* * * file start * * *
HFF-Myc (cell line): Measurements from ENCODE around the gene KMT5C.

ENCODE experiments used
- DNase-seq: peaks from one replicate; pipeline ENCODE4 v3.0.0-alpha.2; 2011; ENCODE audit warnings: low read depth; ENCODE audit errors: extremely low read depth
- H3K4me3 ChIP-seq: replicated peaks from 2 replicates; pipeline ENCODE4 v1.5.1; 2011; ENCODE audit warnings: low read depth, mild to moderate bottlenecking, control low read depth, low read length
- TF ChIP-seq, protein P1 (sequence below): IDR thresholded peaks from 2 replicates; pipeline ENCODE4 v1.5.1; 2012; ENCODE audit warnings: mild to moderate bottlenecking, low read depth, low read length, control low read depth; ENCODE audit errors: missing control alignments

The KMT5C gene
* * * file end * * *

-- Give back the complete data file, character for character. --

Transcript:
HFF-Myc (cell line): Measurements from ENCODE around the gene KMT5C.

ENCODE experiments used
- DNase-seq: peaks from one replicate; pipeline ENCODE4 v3.0.0-alpha.2; 2011; ENCODE audit warnings: low read depth; ENCODE audit errors: extremely low read depth
- H3K4me3 ChIP-seq: replicated peaks from 2 replicates; pipeline ENCODE4 v1.5.1; 2011; ENCODE audit warnings: low read depth, mild to moderate bottlenecking, control low read depth, low read length
- TF ChIP-seq, protein P1 (sequence below): IDR thresholded peaks from 2 replicates; pipeline ENCODE4 v1.5.1; 2012; ENCODE audit warnings: mild to moderate bottlenecking, low read depth, low read length, control low read depth; ENCODE audit errors: missing control alignments

The KMT5C gene